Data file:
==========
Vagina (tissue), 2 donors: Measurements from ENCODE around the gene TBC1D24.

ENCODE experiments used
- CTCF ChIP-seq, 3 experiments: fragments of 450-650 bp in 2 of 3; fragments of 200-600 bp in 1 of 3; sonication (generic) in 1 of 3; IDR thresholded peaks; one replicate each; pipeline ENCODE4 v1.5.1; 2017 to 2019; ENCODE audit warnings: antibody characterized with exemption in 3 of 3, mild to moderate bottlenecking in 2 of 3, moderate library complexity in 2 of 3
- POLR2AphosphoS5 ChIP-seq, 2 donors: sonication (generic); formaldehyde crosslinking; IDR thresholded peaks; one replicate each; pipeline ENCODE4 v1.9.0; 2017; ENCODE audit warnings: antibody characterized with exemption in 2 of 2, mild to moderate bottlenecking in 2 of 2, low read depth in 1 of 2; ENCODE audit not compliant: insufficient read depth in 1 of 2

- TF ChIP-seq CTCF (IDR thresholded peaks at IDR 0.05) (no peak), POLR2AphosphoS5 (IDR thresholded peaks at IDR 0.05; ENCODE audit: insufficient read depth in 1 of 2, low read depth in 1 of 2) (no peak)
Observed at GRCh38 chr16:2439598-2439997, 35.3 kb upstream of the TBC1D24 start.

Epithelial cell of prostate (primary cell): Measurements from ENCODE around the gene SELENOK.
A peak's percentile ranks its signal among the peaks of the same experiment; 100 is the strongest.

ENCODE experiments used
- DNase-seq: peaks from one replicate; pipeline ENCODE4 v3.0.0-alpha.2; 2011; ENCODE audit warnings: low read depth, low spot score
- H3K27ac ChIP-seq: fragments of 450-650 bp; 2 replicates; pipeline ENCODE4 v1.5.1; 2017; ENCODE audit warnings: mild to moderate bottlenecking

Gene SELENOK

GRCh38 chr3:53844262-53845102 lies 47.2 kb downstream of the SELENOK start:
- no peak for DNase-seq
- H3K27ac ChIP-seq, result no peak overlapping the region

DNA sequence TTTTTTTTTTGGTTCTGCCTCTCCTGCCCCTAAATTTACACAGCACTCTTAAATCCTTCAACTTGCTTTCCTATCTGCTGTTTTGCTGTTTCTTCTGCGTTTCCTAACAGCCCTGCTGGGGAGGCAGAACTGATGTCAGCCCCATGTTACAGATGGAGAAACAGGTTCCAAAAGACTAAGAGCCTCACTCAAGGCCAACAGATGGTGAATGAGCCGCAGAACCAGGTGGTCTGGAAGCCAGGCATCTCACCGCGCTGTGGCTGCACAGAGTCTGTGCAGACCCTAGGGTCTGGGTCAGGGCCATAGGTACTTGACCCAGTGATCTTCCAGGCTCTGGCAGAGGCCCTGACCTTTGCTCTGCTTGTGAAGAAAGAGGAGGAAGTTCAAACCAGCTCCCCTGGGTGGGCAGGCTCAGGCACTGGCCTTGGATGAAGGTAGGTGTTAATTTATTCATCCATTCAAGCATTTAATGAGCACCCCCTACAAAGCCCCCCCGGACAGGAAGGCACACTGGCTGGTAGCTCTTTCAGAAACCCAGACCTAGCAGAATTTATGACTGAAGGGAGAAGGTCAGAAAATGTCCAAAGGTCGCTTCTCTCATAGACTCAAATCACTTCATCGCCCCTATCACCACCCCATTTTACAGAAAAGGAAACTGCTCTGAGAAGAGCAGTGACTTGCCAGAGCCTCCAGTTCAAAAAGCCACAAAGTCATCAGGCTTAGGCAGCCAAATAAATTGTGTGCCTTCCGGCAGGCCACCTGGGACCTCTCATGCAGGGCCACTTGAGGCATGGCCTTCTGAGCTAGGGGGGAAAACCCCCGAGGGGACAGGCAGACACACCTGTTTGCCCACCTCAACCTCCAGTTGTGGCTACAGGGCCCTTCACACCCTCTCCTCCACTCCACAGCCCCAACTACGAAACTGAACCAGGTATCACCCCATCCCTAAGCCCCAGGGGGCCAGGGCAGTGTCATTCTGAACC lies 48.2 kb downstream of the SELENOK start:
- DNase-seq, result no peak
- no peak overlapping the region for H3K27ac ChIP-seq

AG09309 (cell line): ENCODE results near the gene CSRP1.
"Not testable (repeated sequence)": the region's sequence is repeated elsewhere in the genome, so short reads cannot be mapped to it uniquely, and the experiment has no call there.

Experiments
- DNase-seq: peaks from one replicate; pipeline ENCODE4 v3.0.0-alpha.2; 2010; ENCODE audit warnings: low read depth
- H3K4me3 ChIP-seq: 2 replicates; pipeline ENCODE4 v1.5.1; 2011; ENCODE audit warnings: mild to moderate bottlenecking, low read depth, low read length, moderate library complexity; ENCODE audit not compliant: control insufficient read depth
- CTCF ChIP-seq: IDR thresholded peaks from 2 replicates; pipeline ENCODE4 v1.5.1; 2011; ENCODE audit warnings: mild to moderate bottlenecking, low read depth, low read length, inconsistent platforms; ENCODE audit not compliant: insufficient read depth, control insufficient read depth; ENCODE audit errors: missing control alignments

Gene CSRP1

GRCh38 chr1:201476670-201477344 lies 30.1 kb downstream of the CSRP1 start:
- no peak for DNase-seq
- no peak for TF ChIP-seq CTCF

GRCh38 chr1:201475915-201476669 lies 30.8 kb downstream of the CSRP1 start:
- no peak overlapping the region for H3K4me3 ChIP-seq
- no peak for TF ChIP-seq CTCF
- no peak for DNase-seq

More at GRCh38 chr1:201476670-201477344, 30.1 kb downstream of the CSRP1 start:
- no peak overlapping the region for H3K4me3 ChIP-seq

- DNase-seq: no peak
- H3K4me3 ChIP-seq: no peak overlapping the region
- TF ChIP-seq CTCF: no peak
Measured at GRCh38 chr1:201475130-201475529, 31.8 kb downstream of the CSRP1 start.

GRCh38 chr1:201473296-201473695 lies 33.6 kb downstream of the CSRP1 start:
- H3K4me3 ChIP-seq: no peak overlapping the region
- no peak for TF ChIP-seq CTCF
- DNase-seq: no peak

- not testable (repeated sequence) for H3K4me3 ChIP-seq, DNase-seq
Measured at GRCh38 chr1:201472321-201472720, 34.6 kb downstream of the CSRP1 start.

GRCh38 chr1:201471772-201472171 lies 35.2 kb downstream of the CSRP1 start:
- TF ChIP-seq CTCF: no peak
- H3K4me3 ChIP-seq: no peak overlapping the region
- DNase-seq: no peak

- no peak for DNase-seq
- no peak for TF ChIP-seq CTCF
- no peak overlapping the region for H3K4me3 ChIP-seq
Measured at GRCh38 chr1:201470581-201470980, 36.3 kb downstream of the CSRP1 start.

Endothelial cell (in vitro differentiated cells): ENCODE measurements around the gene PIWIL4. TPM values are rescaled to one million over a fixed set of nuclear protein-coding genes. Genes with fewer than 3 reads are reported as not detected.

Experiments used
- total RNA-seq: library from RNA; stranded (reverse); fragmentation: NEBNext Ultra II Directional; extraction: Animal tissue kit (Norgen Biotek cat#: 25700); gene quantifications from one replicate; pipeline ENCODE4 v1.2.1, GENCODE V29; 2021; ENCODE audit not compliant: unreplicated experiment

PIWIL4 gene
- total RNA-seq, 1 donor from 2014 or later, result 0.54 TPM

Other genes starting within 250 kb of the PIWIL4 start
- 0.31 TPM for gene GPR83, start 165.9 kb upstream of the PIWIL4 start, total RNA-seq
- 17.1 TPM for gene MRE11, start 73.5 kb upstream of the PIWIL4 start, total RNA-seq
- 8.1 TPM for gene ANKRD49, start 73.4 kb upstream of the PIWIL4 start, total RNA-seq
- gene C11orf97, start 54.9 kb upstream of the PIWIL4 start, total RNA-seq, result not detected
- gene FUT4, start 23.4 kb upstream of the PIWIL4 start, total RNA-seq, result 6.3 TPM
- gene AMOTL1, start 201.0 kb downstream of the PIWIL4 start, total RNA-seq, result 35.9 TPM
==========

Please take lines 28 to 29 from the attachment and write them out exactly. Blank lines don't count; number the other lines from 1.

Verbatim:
- no peak for TF ChIP-seq CTCF

GRCh38 chr1:201475915-201476669 lies 30.8 kb downstream of the CSRP1 start: